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Saturday, December 10, 2022

Golden State's Stifling Defense Suffocates Boston's League-Leading Offense

The Boston Celtics started the season with a league-leading 21-5 record, featuring a historically great offense paired with a solid defense. Meanwhile, the defending champion Golden State Warriors--who defeated the Celtics 4-2 in the 2022 NBA Finals--started the season 3-7 before climbing up to 13-13 heading into Sunday night's NBA Finals rematch in the season debut of ABC's Saturday Primetime NBA package. The highly anticipated game turned into a 123-107 Golden State blowout.

The "Splash Brothers" will get most of the headlines, and there is no doubt that Stephen Curry (32 points, 12-21 field goal shooting--including 6-11 from three point range) and Klay Thompson (game-high 34 points, 14-26 field goal shooting--including 4-11 from three point range) both played very well--but the bigger story is that the Warriors dominated the boards (outrebounding the Celtics 53-39) while holding the Celtics to .437 field goal shooting, including .300 from three point range. Jayson Tatum is having the greatest scoring season in Celtics history (30.5 ppg prior to Sunday's game), but the Celtics limited him to 18 points on 6-21 field goal shooting. 

Curry has played at a high level from the start of the season, but the Warriors were mired well below .500 because of their leaky defense, and their recent improved play can be linked directly with better defense. Pointing this out takes nothing away from Curry's status as an all-time great player; it is just a reminder that--three point shot evolution/revolution and "advanced basketball statistics" notwithstanding--defense and rebounding win basketball championships. Without defense and rebounding, the fine shooting performances by Curry and Thompson versus Boston would have been wasted.

Prior to Sunday night, the Celtics looked like an unstoppable team on a mission to avenge their NBA Finals defeat. One regular season loss does not wipe out 21 wins--the Celtics still have the league's best record, while the Warriors are barely above .500--but this has to be a disconcerting and sobering setback for a team whose mentality is championship or bust. The same problems that haunted the Celtics after they took a 2-1 Finals lead versus the Warriors resurfaced tonight: the Warriors pounded the Celtics on the boards, and they outmuscled them in the paint, reducing the Celtics' fine-tuned offense to something resembling an old jalopy sputtering its way to the junkyard. Tatum's inability to finish in the paint versus the Warriors is as consistent as it is puzzling; he is typically a strong and efficient offensive player, but in the Finals and in this game he labored just to make a shot. Jaylen Brown led the Celtics with 31 points on 13-23 field goal shooting, and offseason acquisition Malcolm Brogdon added 16 points on 6-10 field goal shooting off of the bench, but the Warriors targeted Tatum in an excellent example of the old adage, "Cut off the head of the snake and the snake will die."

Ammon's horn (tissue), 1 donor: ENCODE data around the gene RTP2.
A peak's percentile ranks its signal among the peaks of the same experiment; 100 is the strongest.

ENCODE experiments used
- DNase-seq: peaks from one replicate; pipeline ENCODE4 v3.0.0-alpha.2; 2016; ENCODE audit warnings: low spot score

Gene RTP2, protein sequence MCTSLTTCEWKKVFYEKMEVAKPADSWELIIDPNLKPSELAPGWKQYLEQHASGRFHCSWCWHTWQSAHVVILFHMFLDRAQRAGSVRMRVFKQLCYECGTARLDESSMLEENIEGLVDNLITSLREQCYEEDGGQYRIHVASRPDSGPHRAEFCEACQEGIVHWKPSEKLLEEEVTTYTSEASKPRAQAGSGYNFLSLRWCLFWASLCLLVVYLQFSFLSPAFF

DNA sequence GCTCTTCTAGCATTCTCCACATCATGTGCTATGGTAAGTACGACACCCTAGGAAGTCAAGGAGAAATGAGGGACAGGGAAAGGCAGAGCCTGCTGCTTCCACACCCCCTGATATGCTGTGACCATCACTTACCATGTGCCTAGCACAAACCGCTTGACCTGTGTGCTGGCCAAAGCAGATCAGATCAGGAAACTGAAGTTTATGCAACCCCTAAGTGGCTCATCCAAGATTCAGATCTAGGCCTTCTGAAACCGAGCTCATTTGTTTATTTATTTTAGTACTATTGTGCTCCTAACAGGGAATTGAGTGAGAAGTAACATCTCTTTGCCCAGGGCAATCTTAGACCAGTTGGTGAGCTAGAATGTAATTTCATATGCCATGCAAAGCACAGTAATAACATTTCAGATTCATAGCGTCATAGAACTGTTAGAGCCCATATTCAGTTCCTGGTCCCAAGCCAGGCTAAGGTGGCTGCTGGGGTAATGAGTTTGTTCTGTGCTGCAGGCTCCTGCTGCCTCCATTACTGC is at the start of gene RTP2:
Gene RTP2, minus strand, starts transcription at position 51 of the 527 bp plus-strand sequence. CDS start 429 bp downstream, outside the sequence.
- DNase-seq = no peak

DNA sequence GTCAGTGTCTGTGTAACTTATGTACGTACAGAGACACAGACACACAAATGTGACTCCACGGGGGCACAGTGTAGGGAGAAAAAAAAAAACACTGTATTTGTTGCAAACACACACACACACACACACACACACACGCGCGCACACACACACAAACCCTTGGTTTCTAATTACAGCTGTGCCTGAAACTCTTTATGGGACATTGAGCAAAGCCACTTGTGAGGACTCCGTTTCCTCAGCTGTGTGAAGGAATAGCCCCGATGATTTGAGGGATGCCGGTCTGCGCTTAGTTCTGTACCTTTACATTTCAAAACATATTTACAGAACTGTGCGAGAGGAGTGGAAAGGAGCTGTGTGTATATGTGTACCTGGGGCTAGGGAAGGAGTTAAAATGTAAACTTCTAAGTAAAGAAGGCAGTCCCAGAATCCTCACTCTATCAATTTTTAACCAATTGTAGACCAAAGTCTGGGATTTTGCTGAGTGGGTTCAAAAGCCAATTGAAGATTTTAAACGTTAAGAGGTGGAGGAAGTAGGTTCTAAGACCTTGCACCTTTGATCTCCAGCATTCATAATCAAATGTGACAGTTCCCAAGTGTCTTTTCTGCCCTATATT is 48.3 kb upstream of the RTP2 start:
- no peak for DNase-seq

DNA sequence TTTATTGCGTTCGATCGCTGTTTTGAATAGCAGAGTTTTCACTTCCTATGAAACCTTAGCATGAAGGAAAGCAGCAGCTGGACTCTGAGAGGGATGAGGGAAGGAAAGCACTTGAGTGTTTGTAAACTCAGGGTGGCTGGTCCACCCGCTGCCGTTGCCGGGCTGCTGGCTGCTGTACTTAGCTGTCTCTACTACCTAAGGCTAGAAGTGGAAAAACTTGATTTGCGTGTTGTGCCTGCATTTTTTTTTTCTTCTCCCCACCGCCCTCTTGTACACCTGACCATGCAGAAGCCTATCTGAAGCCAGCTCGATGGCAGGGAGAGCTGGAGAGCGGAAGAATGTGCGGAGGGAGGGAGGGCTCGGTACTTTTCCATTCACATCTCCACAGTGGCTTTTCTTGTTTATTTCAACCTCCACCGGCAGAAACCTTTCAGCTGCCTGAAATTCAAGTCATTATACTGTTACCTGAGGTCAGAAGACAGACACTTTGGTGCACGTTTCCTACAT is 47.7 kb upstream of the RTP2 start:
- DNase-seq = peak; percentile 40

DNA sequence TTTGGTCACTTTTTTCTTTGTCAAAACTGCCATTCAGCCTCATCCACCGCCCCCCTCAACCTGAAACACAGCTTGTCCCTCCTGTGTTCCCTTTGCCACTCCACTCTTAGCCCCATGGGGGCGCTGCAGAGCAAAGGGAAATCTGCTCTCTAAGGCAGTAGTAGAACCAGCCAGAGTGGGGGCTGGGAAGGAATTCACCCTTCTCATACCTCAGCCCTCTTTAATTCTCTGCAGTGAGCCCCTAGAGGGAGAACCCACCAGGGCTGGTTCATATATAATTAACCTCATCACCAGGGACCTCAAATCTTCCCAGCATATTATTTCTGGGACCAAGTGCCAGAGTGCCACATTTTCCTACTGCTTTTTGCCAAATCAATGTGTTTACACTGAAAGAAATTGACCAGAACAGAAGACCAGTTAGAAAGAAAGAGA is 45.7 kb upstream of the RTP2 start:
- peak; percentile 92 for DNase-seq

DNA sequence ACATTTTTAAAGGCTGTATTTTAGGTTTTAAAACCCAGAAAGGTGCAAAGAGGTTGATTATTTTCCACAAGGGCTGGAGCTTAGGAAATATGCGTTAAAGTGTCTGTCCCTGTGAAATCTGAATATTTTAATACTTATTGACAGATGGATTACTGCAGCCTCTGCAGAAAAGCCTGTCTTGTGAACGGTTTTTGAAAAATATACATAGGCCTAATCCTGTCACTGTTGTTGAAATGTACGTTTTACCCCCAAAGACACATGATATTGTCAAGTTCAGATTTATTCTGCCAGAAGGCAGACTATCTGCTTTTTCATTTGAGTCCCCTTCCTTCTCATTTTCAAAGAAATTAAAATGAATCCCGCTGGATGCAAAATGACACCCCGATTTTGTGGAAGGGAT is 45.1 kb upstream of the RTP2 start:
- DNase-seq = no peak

The Celtics suffered from the absence of big men Al Horford (health and safety protocols) and Robert Williams III (left knee surgery), but the Celtics had Horford and Williams III (albeit limited by injury) in the NBA Finals and were still dominated in the paint and on the glass. It is also worth noting that the Warriors were without the services of Andrew Wiggins, who had a major impact defensively and on the boards in the NBA Finals. The second and final regular season matchup between these teams will take place on January 19 in Boston; it will be interesting to see how the Celtics respond.

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posted by David Friedman @ 11:56 PM



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